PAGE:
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Seed House Safety And Maintenance Procedures
Overhead seed houses are valuable for short-term seed storage, wet seed storage and gins with limited yard space. With recent design improvements, overhead seed houses can also provide a highly efficient method for loading trucks from flat-storage houses.

When fully loaded, a double-hopper seed house can weigh 200,000 pounds or more. This load hovers above trucks and personnel, so structural integrity is critical. Volatile weather can put older seed houses at risk, especially those that have not been properly maintained. Through the years, moisture and chemicals from seed along with humidity cause the inevitable – rust and corrosion. Since the damage primarily occurs inside the seed house, it’s out of sight and mind. If a structural failure occurs, personnel are put at risk of injury.

All cotton gins should review their overhead seed house safety and maintenance procedures before the start of the 2017 cotton ginning season.

Safety Tips
Never go beneath a seed hopper when it contains seed.
Be sure all ladders and catwalks are properly guarded.
Do not enter the seed trailer or climb on the side walls
of the trailer.
Post decals stating “DANGER – DO NOT ENTER AREA BELOW HOPPER DOORS WHEN SEED IS IN STORAGE HOUSE” are available free from your local
ginning association.
Contact your ginning association or loss control
representative to get a copy of the “Cottonseed System Safety Policy” for employees, visitors and outside contractors such as seed haulers.
Use all other commonly known safety practices every day.
Maintenance Actions
All proper safety precautions should be taken by all personnel who perform maintenance and repairs.
Clean out all seed.
Clean hopper panels to remove seed oil. Steam
cleaning consistently works well.
Use sanding and steel brushing to make the inside surfaces of the hopper panels smooth again.
Carefully examine the entire seed house for stress
fractures and loose hardware, especially if vibrators have been used.
Remove rust and corrosion.

Trailer-Viewing Catwalk
The best industry practices include the use of a trailer-viewing catwalk mounted on the outside of the vertical columns, approximately 9.5 feet above the driveway. This provides the operator a good vantage point to see into the tops of the trailers and to determine when to open and close the hopper doors.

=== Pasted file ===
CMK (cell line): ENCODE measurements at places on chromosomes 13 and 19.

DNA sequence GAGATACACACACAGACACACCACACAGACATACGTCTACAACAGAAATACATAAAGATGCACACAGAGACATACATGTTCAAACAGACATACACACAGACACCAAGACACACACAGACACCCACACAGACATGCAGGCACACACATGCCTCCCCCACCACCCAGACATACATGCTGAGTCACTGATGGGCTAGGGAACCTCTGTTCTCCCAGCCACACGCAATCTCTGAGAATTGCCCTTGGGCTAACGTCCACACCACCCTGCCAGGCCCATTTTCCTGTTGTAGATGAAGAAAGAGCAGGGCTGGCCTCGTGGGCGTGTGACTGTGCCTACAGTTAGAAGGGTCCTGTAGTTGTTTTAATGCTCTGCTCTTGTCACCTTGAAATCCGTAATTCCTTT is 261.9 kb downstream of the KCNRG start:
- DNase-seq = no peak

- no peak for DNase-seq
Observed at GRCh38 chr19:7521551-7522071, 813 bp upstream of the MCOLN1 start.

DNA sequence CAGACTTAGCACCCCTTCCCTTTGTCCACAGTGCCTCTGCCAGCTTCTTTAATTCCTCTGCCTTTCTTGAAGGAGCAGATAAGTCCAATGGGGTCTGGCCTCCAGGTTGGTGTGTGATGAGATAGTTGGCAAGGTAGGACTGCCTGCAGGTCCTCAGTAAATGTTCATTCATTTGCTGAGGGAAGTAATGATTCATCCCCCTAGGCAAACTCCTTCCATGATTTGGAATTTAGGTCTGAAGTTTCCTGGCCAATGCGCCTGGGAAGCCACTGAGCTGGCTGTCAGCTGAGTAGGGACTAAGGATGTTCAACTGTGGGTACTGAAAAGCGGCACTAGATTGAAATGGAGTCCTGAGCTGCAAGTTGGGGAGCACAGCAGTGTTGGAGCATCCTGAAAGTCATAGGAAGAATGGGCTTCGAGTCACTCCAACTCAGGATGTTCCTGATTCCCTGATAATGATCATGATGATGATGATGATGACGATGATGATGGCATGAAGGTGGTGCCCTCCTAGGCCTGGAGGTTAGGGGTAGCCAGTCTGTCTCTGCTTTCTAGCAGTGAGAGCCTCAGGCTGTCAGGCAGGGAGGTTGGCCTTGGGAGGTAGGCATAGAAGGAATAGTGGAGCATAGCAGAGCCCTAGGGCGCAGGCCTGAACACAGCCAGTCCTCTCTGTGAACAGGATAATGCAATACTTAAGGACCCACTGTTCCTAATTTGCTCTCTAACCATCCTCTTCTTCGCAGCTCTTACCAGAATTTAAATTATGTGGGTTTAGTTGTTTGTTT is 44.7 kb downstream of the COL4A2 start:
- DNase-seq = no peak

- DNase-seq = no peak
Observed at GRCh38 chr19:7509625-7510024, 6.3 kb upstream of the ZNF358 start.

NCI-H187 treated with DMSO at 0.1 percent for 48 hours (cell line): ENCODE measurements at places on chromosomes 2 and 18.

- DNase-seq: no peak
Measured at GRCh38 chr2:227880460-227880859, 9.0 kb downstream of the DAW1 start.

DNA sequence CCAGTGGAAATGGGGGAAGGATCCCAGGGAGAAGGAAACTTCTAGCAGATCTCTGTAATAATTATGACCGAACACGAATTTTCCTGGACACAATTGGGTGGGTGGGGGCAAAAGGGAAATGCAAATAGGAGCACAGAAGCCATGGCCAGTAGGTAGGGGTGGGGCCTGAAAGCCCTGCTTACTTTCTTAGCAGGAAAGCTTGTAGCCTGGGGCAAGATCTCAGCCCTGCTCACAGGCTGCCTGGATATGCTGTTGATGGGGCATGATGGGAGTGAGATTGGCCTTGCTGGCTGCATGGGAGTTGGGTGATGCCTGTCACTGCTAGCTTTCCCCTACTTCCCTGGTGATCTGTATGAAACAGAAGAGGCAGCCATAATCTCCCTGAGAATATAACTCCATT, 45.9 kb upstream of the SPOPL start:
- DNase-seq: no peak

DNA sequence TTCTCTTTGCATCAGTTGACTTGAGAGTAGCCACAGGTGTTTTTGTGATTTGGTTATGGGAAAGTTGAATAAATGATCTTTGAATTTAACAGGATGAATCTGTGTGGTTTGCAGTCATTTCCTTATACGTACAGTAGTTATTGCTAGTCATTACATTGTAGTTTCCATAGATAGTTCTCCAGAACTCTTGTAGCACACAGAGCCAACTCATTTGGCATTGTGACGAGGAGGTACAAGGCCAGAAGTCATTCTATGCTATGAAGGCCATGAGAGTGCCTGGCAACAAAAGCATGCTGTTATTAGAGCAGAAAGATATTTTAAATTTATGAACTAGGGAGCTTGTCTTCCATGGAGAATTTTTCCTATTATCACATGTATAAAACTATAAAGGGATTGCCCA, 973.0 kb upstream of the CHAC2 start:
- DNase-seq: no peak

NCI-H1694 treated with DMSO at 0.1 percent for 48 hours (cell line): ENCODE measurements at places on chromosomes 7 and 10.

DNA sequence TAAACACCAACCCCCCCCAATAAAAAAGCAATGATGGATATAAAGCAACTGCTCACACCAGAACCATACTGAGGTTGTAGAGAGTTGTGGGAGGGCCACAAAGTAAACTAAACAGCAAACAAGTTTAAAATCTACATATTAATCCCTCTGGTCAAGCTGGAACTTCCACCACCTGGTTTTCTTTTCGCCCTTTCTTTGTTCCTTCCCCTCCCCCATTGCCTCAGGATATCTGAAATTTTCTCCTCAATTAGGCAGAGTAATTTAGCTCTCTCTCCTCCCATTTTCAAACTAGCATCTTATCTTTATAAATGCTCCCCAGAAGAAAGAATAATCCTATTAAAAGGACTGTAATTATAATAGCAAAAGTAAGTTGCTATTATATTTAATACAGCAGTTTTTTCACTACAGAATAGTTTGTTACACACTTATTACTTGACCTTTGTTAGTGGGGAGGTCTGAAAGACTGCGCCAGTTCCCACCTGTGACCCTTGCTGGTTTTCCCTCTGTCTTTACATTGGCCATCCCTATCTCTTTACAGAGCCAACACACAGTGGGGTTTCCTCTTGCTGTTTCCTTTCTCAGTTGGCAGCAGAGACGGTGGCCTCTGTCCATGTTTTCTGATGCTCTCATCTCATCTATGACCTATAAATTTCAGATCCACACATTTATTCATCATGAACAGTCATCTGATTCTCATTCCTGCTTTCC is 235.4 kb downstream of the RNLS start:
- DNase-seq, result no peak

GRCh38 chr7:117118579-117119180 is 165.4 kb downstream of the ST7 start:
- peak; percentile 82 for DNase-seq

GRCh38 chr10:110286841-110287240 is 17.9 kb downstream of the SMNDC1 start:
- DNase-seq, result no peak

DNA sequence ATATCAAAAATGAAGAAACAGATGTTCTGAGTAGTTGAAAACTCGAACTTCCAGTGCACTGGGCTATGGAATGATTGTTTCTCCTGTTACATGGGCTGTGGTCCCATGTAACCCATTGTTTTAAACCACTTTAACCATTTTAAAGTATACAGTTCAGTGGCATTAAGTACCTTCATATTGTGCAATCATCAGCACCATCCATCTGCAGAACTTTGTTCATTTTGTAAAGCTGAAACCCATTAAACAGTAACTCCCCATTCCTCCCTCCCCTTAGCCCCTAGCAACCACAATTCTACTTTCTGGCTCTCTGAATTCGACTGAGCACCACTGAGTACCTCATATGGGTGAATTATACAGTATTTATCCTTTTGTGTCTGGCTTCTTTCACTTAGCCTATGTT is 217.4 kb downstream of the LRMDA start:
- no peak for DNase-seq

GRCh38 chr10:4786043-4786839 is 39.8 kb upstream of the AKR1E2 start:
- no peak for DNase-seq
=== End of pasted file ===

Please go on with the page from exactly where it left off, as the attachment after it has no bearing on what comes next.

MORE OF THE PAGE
Jim Granberry, president of Cliff Granberry Corp., contributed this article. Email him at jim@cliffgranberrycorp.com or call (972) 381-8899. For more information, visit www.cliffgranberrycorp.com.

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OSHA Suspends Injury And Illness Reporting Rule
The Injury and Illness Reporting Rule was developed a few years ago, and some of its provisions kicked in last summer. We (Texas Cotton Ginners’ Association) have discussed these in district meetings. The provisions are things that gins would normally do, such as informing employees about how to report injuries and not discriminating against employees who do report injuries.

The last and most concerning part of the rule was scheduled to begin on July 1 this year. On this date, the Occupational Safety and Health Administration was scheduled to have a database set up on its website. Gins would be required to enter the data from their OSHA 300A into the agency’s portal. In the rule, OSHA was scheduled to publish this data for the public to review. In May, OSHA announced it was not accepting electronic submission of injury and illness logs at that time. OSHA is proposing to extend the July 1 date. There is no word as to how long the rule will be delayed, but it is likely the delay will be substantial. And the rule possibly will be modified before it is implemented.

For now, there is no portal to enter the data. Since the rule is delayed indefinitely, there is nothing gins need to do at this time. We will be monitoring the situation and will let you know when we have more information about this rule.

The Texas Cotton Ginners’ Association provided this article.

Cotton’s Calendar 2017

  • July 10-12: Southern Southeastern Mid-Year Board Meeting, Marriott Grand Dunes, Myrtle Beach, S.C.
  • July 10-12: Southern Cotton Ginners Association Summer Meeting, DoubleTree by Hilton Lafayette, Lafayette, La.
  • July 12: Plains Cotton Growers Inc. Board Meeting, Bayer Museum of Agriculture, Lubbock, Texas
  • July 20: Calcot Ltd. Board of Directors Meeting, Phoenix, Ariz.
  • Aug. 8-10: Cotton Board/Cotton Incorporated Joint Meeting, Durham, N.C.
  • Aug. 16: Plains Cotton Cooperative Association Board Meeting and Delegate Body Meeting, Lubbock, Texas
  • Aug. 17-18: 2017 American Cotton Producers/Cotton Foundation Joint Summer Meeting, Westin Buckhead Atlanta Hotel, Atlanta, Ga.
  • Aug. 23-25: National Cotton Council Mid-Year Board Meeting, Peabody Hotel, Memphis, Tenn.
  • Sept. 20: PCCA Annual Meeting, Lubbock, Texas
  • Sept. 20: PCCA Board Meeting, Lubbock, Texas
  • Sept. 20: Staplcotn/Stapldiscount Annual Meeting, Greenwood, Miss.
  • Sept. 25: Calcot Ltd. Board of Directors/Auditors Meeting, Phoenix, Ariz.
  • Sept. 26: Calcot Ltd. Board of Directors Meeting/90th Annual Meeting, Phoenix, Ariz.
  • Oct. 11: PCG Inc. Board Meeting, Bayer Museum of Agriculture, Lubbock, Texas
  • Oct. 18: PCCA Board Meeting and Delegate Body Meeting, Lubbock, Texas
  • Nov. 15: PCCA Board Meeting, Lubbock, Texas
  • Dec. 5-7: Cotton Board/Cotton Incorporated Joint Meeting, St. Petersburg, Fla.
  • Dec. 20: PCCA Board Meeting and Delegate Body Meeting, Lubbock, Texas

2018

Jan. 3-5: Beltwide Cotton Conferences, Marriott Rivercenter Hotel, San Antonio, Texas
Feb. 9-11: NCC Annual Meeting, Omni Hotel, Fort Worth, Texas
April 5-6: TCGA Annual Meeting and Trade Show, Lubbock Memorial Civic Center, Lubbock, Texas